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Hub Phoenix Avenue

The proposed Hub from Phoenix Avenue

Is it time to rethink the rejection of regional "sprawl" in a city that might have already reached its sustainable carrying capacity?

That’s one question that comes to mind as the draft High-Occupancy Housing Specific Plan for Flagstaff comes up for its first public workshops this week.

The plan, authored by Sara Dechter, the city of Flagstaff’s comprehensive planning manager, is a clear and comprehensive look at how high-density development of more than 100 bedrooms per acre could work in a city already chafing under growing traffic congestion and overbuilding in residential neighborhoods. The city, including NAU, is going to grow whether it likes it or not, Dechter points out; creating more mixed-use, high-density “activity” centers – including student housing – will give people a chance to live, work and shop in a more compact area and thus reduce private vehicle trips.

The plan, however, seems to be attempting to load five pounds of potatoes into a one-pound sack. Yes, it conforms to the goals and maps laid out in the regional plan. But that, too, was an aspirational document that recommended mixed-use, infill projects that would conform to neighborhood building and land use patterns aided by multi-modal transit that would get people out of their cars.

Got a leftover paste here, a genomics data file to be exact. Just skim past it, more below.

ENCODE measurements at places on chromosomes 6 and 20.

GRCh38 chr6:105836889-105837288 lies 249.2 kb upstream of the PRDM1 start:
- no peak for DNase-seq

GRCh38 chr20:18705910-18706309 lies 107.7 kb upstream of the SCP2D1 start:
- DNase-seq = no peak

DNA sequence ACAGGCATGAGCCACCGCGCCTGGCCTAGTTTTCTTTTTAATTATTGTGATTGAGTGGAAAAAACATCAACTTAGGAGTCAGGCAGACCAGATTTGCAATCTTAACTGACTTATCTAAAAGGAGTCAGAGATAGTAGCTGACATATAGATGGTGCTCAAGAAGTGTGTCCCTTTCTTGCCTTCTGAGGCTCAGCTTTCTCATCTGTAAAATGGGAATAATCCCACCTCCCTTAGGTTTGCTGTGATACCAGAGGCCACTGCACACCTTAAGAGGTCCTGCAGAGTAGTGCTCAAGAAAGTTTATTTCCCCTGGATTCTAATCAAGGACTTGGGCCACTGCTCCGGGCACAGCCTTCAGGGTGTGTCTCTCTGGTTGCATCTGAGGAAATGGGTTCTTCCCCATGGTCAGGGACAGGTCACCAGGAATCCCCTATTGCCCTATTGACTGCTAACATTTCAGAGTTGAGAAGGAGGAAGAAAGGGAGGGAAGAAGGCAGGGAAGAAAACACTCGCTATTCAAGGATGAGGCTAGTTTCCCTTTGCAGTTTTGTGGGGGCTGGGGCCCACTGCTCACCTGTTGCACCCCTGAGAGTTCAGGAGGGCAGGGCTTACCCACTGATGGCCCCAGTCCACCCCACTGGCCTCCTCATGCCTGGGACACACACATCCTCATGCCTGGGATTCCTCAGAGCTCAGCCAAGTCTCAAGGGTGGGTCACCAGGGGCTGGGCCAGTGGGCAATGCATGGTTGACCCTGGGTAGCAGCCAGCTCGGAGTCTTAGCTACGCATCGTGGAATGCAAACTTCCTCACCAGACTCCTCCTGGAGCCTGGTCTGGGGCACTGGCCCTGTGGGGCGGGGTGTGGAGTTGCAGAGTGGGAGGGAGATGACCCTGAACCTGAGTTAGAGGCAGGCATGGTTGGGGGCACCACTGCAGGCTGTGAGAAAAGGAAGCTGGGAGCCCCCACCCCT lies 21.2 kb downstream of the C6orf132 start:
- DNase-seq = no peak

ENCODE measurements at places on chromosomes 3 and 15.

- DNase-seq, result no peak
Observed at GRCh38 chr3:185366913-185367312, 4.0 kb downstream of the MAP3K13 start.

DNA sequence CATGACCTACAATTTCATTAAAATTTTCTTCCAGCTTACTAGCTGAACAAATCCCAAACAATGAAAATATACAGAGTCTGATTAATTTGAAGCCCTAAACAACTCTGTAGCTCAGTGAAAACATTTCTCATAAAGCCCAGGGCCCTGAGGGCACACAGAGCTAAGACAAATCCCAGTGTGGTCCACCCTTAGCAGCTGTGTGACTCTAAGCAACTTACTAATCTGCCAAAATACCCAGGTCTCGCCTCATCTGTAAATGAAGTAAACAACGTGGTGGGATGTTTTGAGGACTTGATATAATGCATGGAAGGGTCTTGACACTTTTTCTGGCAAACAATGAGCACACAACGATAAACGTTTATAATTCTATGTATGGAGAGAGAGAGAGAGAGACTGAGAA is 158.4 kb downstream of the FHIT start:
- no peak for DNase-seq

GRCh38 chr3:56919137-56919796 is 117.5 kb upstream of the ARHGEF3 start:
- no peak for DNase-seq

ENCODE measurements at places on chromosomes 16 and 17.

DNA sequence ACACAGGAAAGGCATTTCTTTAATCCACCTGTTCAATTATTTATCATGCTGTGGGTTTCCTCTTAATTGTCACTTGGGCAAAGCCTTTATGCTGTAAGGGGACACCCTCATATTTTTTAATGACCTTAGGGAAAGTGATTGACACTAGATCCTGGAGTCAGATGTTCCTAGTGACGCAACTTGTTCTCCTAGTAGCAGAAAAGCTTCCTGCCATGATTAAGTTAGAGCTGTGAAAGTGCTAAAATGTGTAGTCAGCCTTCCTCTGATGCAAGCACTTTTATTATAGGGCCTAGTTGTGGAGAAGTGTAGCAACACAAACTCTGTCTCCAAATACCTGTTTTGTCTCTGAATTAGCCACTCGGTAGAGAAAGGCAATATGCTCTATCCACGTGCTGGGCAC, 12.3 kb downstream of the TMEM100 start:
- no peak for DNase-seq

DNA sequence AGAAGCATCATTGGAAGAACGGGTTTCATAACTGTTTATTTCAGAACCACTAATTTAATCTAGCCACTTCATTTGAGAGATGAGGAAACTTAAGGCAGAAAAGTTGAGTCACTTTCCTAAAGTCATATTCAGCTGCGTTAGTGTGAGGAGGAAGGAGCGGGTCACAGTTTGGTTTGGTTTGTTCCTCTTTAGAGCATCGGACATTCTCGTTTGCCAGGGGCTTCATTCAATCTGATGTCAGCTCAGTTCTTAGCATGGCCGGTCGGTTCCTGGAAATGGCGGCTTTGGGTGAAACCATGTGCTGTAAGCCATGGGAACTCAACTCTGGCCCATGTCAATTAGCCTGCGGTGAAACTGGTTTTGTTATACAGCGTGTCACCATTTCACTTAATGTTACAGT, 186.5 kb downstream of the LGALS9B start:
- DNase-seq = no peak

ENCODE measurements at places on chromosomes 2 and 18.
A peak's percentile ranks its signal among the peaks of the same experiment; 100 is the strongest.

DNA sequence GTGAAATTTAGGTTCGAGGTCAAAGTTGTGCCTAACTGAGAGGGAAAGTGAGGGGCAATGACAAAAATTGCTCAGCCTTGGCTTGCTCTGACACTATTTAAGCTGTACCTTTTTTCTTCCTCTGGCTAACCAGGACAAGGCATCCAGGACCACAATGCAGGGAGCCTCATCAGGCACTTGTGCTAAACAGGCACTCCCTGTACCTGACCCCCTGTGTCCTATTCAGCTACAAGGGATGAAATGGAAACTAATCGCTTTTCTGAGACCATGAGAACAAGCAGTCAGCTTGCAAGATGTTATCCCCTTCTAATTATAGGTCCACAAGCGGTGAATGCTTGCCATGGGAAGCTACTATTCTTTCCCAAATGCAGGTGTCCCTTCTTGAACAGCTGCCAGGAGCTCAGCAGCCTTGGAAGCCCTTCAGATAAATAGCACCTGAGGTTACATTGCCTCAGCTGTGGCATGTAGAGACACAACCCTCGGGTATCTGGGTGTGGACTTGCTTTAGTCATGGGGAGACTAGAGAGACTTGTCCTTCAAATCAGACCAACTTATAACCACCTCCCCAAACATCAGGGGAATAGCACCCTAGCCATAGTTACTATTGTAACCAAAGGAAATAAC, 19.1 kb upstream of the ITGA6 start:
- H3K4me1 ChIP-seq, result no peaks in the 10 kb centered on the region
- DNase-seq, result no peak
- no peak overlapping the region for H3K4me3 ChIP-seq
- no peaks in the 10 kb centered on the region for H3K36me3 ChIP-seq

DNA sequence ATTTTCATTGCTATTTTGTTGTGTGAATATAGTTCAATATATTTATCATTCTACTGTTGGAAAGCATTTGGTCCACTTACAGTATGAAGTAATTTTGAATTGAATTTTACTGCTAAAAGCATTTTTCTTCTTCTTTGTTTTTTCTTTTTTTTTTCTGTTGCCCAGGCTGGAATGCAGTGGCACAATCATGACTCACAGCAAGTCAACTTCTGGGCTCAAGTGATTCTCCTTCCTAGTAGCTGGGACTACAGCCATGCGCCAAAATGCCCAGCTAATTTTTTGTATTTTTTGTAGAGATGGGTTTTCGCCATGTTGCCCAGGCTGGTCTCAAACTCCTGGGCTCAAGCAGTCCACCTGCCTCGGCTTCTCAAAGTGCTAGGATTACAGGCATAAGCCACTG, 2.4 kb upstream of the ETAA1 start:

Instead, the enrollment surge at NAU, combined with high housing costs in the city, has led mainly to massive rent-by-the-bedroom housing complexes aimed primarily at students, not the local working families. The “mixed uses” turn out to be restaurants and bike repair shops. The HOH report, rather than slowing down the growth of such projects, endorses more by upgrading five medium-density “neighborhood” activity centers in the city land use plan to high-density “regional” ones.